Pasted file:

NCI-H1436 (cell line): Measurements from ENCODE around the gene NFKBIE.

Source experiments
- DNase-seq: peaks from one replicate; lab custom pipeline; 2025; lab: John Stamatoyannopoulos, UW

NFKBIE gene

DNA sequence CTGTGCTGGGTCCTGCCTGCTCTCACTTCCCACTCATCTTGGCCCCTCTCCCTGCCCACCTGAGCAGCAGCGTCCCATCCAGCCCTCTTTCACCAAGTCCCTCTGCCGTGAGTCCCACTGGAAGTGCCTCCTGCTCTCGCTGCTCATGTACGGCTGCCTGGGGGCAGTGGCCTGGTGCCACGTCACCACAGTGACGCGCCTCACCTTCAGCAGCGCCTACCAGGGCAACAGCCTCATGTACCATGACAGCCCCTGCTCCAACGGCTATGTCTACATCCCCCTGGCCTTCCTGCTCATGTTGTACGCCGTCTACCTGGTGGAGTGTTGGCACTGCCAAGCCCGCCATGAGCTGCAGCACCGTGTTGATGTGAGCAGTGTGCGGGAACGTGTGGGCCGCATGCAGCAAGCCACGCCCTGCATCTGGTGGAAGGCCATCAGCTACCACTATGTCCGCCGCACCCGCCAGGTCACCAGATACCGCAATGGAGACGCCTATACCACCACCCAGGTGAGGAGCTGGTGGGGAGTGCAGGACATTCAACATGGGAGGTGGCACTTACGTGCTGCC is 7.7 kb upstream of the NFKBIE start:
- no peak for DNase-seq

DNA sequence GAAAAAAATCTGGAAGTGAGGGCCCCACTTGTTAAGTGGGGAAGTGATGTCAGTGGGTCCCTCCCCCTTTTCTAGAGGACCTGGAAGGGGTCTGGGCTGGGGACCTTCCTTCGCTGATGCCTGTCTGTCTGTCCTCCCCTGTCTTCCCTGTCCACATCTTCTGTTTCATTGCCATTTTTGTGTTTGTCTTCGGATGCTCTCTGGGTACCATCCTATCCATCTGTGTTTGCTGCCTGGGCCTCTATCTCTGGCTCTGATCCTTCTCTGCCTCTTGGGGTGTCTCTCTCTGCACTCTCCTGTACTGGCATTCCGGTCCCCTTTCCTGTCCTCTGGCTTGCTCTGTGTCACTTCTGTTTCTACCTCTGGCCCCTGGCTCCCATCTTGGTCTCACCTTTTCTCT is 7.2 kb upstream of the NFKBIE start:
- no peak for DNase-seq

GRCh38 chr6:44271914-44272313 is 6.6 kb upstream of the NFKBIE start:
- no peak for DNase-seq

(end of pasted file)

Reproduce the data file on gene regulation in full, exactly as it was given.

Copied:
NCI-H1436 (cell line): Measurements from ENCODE around the gene NFKBIE.

Source experiments
- DNase-seq: peaks from one replicate; lab custom pipeline; 2025; lab: John Stamatoyannopoulos, UW

NFKBIE gene

DNA sequence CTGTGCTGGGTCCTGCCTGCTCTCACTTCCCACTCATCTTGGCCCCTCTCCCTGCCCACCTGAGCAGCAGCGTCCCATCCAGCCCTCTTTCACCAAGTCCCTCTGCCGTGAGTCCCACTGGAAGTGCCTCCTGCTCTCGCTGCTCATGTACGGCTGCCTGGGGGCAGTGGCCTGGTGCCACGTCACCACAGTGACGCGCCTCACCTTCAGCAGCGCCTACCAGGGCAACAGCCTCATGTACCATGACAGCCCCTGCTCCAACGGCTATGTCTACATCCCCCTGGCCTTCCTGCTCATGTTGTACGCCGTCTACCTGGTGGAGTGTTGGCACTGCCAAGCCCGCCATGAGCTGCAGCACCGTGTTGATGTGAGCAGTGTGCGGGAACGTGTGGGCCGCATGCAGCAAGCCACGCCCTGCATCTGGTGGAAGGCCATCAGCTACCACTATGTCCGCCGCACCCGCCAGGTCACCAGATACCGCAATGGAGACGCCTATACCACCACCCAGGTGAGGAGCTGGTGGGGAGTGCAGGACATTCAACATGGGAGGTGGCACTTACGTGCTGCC is 7.7 kb upstream of the NFKBIE start:
- no peak for DNase-seq

DNA sequence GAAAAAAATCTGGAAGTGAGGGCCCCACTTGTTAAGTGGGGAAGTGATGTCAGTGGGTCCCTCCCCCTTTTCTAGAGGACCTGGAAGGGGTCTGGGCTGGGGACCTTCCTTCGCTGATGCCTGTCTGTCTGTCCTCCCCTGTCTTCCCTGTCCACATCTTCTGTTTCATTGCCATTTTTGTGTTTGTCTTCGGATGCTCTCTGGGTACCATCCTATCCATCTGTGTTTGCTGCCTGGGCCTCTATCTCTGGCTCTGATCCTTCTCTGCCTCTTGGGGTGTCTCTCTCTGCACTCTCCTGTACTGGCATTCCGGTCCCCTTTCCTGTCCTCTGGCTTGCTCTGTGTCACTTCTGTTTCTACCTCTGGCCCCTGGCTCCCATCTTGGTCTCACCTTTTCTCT is 7.2 kb upstream of the NFKBIE start:
- no peak for DNase-seq

GRCh38 chr6:44271914-44272313 is 6.6 kb upstream of the NFKBIE start:
- no peak for DNase-seq